Weaving Traditions of a Heritage Town!

We have always admired handlooms that are rich and elegant. In fact, buying handlooms and wearing them is ingrained in our ethos from our ancestors. Despite the onslaught of modernity and western trends, still the Indian values and taste within us, makes us look for handlooms, which give a wonderful ethnic flavour. Gadwal, in the state of Telangana is considered world famous for the handloom zari as well as cotton sarees.
Gadwal Sarees are highly popular for many decades. The historic town is known for its characteristic cotton sarees that come with an attached silk border as well as silk pallu. The local weavers are highly skilled wherein more than 5 meters of saree fabric could be folded to fit into something as small a match box. The materials used in manufacturing Gadwal handloom sarees are Silk / Cotton and Zari. The silk border is made of Tussar or mulberry and the body is made using unbleached cotton. Weavers also make pure silk models of Gadwal sarees.

Gadwal handlooms are quite popular for the durability of the various colours that are used in the yarn. The mixture of these colours gives the durability. The count used in weaving technique results in the softness as well as the hardness of the fabric. The speciality of each and every thread used in Gadwal saree is that it is hand woven. For each saree, about 4-8 days of effort by two weavers is required.

The process of making a Gadwal Saree starts with the process of dyeing silk or cotton yarn. Dyeing is a colouring process achieved by dipping the yarns in boiled color water at a very high temperature. The colours are applied based on the specification by weavers and orders from customers. After drying the yarn in shade, it is then rolled over small sticks and finally converted to thread. The yarn is now loaded as warp into the loom for the actual process of weaving. There are handloom societies in the town, that market these sarees, to ensure remunerative prices for the weavers. Gadwal is proudly represented in various handloom expos held regularly all over India.
Gadwal Sarees are woven traditionally according to the interlocked-weft technique (Kuppadam or Tippadam) or Kotakomma (also called as Kumbam) in terms of the border designs. Hence these are also known as Kotakomma or Kumbam sarees. Clearly, this town which was the capital of a local province during the era of dynasties with an impressive heritage and history also finds it name prominently among the handloom traditions of India.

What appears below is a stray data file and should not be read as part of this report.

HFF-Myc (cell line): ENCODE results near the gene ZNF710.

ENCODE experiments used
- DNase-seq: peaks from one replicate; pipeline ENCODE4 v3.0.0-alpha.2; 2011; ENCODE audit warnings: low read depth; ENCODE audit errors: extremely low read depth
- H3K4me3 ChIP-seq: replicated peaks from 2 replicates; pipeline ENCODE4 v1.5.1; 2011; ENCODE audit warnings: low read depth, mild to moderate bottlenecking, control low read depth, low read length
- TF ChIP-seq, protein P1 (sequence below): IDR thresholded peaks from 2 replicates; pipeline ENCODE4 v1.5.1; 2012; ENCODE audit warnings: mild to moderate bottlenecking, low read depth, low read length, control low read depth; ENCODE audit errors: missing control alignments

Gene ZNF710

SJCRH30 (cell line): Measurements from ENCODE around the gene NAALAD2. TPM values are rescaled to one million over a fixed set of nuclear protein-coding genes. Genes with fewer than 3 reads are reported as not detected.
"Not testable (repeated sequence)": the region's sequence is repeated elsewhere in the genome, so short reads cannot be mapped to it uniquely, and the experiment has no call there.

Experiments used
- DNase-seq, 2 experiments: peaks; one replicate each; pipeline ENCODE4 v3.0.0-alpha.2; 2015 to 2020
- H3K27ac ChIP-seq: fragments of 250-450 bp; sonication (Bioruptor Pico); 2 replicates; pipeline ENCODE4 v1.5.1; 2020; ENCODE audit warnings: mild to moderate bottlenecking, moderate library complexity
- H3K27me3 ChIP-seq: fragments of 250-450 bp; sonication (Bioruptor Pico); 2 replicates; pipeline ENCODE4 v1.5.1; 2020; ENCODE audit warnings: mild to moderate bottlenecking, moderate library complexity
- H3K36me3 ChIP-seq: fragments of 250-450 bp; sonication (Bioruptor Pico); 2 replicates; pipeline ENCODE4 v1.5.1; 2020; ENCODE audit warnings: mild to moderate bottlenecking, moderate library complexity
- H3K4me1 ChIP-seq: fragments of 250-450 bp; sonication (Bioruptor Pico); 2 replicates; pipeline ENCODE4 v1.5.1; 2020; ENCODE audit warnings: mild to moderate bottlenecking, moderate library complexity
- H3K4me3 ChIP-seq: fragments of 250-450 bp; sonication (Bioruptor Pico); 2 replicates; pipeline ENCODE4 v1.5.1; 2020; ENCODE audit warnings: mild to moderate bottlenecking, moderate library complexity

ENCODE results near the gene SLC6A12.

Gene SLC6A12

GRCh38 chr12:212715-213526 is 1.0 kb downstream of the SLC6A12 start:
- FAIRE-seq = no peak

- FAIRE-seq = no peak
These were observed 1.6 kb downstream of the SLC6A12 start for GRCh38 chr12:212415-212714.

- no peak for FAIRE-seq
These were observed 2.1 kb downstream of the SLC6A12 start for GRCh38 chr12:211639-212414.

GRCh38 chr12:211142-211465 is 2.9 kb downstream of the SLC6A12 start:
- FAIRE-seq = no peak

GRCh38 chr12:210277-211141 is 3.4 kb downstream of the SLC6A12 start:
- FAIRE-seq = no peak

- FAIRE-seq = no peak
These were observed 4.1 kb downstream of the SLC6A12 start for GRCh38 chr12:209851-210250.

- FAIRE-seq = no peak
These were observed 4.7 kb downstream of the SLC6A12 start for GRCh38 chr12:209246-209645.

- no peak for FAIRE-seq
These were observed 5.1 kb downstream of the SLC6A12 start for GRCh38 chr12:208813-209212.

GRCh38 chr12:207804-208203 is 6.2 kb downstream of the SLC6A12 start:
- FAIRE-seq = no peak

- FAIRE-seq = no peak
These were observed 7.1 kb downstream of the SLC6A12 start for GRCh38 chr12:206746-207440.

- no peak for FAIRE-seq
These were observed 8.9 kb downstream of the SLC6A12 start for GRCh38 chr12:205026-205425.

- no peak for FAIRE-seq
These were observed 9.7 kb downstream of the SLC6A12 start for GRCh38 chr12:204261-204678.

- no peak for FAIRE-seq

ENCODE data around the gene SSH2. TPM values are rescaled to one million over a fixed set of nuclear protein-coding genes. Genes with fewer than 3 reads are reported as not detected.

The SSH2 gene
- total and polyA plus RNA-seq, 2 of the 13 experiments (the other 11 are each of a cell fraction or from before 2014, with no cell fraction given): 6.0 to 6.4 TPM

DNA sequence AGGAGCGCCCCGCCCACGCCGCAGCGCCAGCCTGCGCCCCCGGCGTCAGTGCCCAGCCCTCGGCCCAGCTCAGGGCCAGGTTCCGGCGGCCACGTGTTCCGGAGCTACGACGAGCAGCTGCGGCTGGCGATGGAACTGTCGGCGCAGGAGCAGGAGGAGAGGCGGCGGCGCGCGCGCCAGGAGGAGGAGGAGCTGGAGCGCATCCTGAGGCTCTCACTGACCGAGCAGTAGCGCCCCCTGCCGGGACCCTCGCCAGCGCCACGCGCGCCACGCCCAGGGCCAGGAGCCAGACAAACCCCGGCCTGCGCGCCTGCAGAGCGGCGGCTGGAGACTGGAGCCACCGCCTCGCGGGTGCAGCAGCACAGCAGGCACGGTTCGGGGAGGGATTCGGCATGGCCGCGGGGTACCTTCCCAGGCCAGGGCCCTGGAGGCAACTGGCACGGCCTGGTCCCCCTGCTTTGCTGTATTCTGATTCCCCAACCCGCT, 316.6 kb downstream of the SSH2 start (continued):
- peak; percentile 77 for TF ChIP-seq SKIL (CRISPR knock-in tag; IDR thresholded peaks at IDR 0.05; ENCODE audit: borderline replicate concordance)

Etikoppaka village is known for its lac industry, and this has resulted in an exclusive tradition of making attractive toys. The lac resin is obtained from the secretions of numerous lac insects and is used for many purposes, including toys and crafts.

The wild lac is collected by the rural people from the forests of Eastern Ghats close by and clear lac is extracted from the raw material wherein the crushed lac sticks are tied within a thin cloth. The contents are then dipped in hot water. After blending the clarified lac obtained is oxidized with other naturally extracted dyes. It is now readily applied to the finely carved wooden articles. The vegetable dyes which are readily prepared are further mixed to this lac, during oxidation process. The product obtained as a result is rich and colored lacquer which is used to decorate the Etikoppaka toys, and exported to toy collectors and art galleries all over. The wood used to make these toys is soft in nature and hence, the art of toy making is also called as Turned wood Lacquer craft.

A wonderful range of attractive colors such as olive green, ochre, turquoise and indigo blue are used too. When the lacquer is clearly processed with these blends, the wooden artefacts get an exquisite luster. The artefacts of Etikoppaka which are finely painted with oxidized lacquer, are also given a final furnish using a mogali reku (kevda leaf) making them quite charming. The wide, attractive range of colors and subdued elegance makes these lac toys quite adorable. The artisans also create table lamps, candle sticks, mobile holders, curtain rods, ear rings, pens, pen stands, key chains, bangles, and other decorative items.